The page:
In the entry way before the atrium there are many statues, sculptures, monuments and beautifully carved and elaborately decorated doors
In the entry way before the atrium there are many statues, sculptures, monuments and beautifully carved and elaborately decorated doors

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Saint Ignatius of Loyola, founder of the Society of Jesus aka Jesuits
Saint Ignatius of Loyola, founder of the Society of Jesus aka Jesuits

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After leaving the entry way, one enters the atrium.

Atrium
Atrium

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From the atrium you can see the  church’s facade.

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The church inside is quaint and beautifully decorated

The Church
The church
The altar
The altar

Behind the altar is a covered stairway to reach the shrine of the Virgin Mary of Montserrat.

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There is a beautiful, frescoed ceiling in the room before entering the shrine.

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After walking up a few more stairs you reach the main attraction, the statue of the Black Madonna aka “La Moreneta”.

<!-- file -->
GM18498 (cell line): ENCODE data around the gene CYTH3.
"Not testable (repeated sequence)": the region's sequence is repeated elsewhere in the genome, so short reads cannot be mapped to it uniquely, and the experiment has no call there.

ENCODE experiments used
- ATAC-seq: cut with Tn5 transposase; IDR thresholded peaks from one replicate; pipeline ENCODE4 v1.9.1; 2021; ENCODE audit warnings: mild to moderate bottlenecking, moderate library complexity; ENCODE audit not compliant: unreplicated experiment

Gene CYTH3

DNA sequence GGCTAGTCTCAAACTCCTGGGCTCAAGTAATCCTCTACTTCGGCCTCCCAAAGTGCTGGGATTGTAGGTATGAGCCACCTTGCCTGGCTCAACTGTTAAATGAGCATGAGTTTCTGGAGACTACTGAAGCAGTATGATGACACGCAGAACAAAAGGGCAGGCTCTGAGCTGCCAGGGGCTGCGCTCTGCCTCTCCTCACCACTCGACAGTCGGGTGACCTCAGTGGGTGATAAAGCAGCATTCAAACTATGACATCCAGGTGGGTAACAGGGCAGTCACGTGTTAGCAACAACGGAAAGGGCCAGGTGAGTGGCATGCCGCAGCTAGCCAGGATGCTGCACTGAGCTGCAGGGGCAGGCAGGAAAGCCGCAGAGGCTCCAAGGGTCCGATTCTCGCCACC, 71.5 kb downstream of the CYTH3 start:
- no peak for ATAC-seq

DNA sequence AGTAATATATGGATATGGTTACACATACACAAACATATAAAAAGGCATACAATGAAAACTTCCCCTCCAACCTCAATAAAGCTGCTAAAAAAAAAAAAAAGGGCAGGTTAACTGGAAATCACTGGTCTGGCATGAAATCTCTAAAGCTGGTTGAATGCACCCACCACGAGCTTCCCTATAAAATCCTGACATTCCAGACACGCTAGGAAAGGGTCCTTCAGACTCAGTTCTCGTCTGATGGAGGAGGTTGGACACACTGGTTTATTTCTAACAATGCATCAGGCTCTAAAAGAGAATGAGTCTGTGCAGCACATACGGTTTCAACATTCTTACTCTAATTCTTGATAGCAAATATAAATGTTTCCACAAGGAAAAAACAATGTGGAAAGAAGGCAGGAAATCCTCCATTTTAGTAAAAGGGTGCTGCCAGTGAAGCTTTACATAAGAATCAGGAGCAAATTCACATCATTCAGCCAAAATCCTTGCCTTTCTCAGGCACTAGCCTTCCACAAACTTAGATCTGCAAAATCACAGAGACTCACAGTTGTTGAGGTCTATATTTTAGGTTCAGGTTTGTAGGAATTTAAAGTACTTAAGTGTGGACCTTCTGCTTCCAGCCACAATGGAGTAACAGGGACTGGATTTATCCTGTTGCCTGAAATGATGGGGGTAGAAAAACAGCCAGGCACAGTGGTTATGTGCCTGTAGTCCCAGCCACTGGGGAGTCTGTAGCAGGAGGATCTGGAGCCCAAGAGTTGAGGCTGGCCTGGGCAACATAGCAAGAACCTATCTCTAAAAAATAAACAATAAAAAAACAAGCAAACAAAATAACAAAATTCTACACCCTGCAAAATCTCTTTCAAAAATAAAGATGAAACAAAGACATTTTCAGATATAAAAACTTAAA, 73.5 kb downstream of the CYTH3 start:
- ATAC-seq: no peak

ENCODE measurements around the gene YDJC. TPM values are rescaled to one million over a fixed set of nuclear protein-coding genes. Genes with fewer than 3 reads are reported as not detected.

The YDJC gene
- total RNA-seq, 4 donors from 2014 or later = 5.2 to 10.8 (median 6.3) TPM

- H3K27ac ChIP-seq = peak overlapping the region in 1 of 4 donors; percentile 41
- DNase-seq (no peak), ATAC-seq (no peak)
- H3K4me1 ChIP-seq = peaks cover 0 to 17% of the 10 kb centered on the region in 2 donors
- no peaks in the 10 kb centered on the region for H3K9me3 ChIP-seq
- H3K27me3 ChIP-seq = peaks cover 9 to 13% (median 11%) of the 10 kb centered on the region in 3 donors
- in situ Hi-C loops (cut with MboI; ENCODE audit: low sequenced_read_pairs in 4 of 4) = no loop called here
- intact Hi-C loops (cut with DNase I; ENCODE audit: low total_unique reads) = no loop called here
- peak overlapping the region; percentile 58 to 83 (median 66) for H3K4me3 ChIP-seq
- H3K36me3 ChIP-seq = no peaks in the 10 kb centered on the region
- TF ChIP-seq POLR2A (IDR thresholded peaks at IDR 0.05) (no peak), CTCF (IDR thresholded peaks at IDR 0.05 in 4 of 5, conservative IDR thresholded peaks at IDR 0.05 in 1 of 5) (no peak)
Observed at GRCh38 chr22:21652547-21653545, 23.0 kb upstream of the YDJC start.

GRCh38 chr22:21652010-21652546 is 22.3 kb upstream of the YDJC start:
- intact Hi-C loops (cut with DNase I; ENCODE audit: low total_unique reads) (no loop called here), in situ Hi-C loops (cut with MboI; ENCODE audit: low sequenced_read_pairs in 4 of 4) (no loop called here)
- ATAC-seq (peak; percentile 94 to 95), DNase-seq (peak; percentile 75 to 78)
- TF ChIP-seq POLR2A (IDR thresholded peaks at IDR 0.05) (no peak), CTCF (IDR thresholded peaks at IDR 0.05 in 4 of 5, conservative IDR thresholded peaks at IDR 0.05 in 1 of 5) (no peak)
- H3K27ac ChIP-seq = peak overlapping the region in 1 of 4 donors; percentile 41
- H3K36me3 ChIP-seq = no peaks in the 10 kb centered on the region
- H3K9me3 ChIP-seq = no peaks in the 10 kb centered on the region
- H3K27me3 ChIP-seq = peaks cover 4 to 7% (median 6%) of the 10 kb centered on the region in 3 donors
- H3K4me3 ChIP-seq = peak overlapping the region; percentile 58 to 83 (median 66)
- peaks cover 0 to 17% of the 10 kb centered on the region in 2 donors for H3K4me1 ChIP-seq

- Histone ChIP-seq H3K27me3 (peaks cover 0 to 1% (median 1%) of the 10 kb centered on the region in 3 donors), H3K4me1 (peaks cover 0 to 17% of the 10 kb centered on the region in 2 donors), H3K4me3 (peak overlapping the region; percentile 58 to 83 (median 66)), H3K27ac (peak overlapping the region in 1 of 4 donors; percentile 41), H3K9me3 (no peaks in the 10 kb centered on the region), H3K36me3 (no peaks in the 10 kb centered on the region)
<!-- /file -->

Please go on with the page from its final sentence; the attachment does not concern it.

La Moreneta
La Moreneta

Each visitor can stand before the Madonna and say a prayer or simply look at the beautiful statue. After leaving the shrine, one enters an open area with sections of candles where you can make an offering if you wish.

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There are many prayers and inscriptions in the Catalan language on wall tiles.

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The Catalan language is the language of Barcelona as well as the Balearic Islands (Ibiza), the micro state of Andorra, parts of France, Sardinia and even mainland Italy. It has many similarities to Italian, French, and Portuguese and seems much closer to Latin than any of the other romance languages.

After exiting the area with the candles, the view of the plaza and surrounding area is equally as nice as when you enter.

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After exiting the plaza, you can marvel again at the view of and from the mountain.

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The original hermitage built by monks on the mountain
The original shrine built by monks on the mountain
A cross on top of the mountain
A cross on top of the mountain
The "finger of God"
The “finger of God”
A long way down!
A long way down!

Since we came up the mountain in the cable car, we decided to drive back down to get a different perspective.

Passing St. Benedict's convent on the way down the mountain
Passing St. Benedict’s convent on the way down the mountain